Back when we filmed this, my husband thought it was hilarious. He kept watching me fall down over and over and cracking up. He was excited that I was being featured in this video and doing it with someone I had been a fan of for a long time. (My brother and I grew up in Boston listening to "The Opie and Anthony Show" on the radio, and now I was meeting him in the city to make these videos!) Well, that would be the last comedy video that my husband Don would ever see of mine. He died a few months later, and since then, I have done several more videos with Opie, a few of them getting some nice media attention. This past week, on Don's birthday, a stranger on the site "Vine", grabbed the 6 seconds where I fall down and say "Ive mcfallen", from this video we did 5 whole years ago, and created a Vine video with it. That video, in just the past 6 or so days, has gone viral. Millions upon millions of views all over the internet. 15 million on Vine. 7 million on Facebook. A few million on Instagram. People creating a trending hashtag with the phrase #mcfallen. People doing their own versions of themselves falling down in McDonalds, and all over, and posting them online. Teenagers and kids telling their parents they want to fall own like the McFallen lady. My own friends and relatives calling me up and making me talk to their children on the phone, because their kid doesnt believe that they "know the McFallen girl." It has been absolutely crazy on a level I cant even describe, because I have never experienced anything like this before.
However, the dude who posted the Vine video did not credit myself or Opie anywhere. In the world of online social media, it is not illegal what he did, but it IS extremely classless and tacky. To pull content from someone else's video and then NOT credit them as being the originators of that video - it just isnt right. He should have put my name or my Twitter handle (@kelleyiskelley)and Opie's channel (@OpieRadio) in the video caption, but he didn't. And then when people got on him about it, he blocked them and then deleted the video altogether. It didnt matter. By that point, it had already been reposted so many times in so many places, that his original posting was no longer necessary. People were watching this thing everywhere - watching me fall down over and over again. Laughing with me. Enjoying my comedy.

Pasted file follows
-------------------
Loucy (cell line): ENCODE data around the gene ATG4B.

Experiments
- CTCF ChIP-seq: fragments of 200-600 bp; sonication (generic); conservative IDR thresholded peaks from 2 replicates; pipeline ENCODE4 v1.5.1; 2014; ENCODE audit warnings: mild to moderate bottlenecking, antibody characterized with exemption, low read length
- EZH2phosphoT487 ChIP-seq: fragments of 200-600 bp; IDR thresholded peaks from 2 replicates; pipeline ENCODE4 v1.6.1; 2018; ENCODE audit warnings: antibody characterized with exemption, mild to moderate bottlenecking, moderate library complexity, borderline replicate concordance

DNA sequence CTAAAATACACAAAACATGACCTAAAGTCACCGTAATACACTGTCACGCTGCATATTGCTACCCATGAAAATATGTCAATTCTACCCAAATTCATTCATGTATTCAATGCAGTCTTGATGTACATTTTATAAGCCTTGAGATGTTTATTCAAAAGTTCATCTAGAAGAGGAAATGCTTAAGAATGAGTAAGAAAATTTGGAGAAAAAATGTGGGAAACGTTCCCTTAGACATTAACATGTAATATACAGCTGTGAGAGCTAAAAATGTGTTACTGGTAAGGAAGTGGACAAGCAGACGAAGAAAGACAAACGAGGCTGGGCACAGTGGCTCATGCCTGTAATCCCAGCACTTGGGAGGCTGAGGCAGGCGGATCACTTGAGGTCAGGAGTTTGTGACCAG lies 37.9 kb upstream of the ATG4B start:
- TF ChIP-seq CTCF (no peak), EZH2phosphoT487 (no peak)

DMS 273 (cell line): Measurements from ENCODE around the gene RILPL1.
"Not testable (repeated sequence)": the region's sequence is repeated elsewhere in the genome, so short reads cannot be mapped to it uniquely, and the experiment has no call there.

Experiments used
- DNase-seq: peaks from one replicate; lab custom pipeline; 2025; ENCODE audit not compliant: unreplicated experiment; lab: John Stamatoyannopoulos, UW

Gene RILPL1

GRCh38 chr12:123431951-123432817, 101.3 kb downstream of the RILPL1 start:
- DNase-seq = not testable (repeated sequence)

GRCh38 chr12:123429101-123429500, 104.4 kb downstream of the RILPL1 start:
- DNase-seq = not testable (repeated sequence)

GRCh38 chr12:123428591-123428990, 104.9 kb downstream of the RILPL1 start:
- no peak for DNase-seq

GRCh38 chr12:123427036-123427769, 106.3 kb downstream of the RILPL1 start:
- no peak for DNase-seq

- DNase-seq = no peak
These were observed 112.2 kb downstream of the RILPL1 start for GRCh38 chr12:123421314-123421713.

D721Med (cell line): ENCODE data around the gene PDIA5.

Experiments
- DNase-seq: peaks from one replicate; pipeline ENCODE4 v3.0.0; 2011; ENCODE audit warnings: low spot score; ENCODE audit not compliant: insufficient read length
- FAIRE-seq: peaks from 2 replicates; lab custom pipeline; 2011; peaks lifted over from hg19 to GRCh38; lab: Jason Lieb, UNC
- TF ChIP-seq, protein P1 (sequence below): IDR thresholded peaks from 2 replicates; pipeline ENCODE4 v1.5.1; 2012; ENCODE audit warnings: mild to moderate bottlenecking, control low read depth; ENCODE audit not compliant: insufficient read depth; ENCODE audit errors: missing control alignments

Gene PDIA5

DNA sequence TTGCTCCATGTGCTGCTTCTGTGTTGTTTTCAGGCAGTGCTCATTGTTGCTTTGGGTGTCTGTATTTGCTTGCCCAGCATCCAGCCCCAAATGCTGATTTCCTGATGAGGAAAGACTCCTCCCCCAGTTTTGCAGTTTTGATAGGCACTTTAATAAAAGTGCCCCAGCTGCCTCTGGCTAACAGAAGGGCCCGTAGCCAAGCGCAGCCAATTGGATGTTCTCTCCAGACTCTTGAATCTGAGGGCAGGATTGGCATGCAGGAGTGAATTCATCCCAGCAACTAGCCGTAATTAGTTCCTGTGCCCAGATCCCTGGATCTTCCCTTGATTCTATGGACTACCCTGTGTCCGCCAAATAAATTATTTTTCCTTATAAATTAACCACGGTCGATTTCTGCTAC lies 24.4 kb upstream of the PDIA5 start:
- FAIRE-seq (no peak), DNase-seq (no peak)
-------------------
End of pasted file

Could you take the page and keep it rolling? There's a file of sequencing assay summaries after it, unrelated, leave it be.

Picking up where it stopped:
And that is great. Its fantastic. But heres the thing - that stunt hurt my knees for days. Its not easy falling down like that. I should be getting recognized right now - this thing should be on Ellen or Fallon or Tosh.O or something - and people are telling me EVERY MINUTE OF THE DAY: "Oh my god! Youre famous! Youre all over the internet! Youre viral! Congratulations!" Yeah. Pretty cool, right? Except my name isnt attached to it anywhere, except for me spending countless hours the past few days furiously commenting on threads and websites and everywhere I see the video posted - letting people know that this is comedian Kelley Lynn and where to find more of my stuff. Because this is it - this is my chance. Right here. This silly video. THIS is my chance to get noticed, and to get going down the road to success and fame. This is the kind of thing that catapults people's careers - struggling people, like me. People who live paycheck to paycheck. People who have no health insurance and who miss their dead husband like crazy and just want to live the dreams that we both had for me. And so even though this whole thing has been surreal in the most awesome of ways, Im feeling very desperate with it all, like here it is - and I can already feel it slipping away and disappearing, before it even began.Read more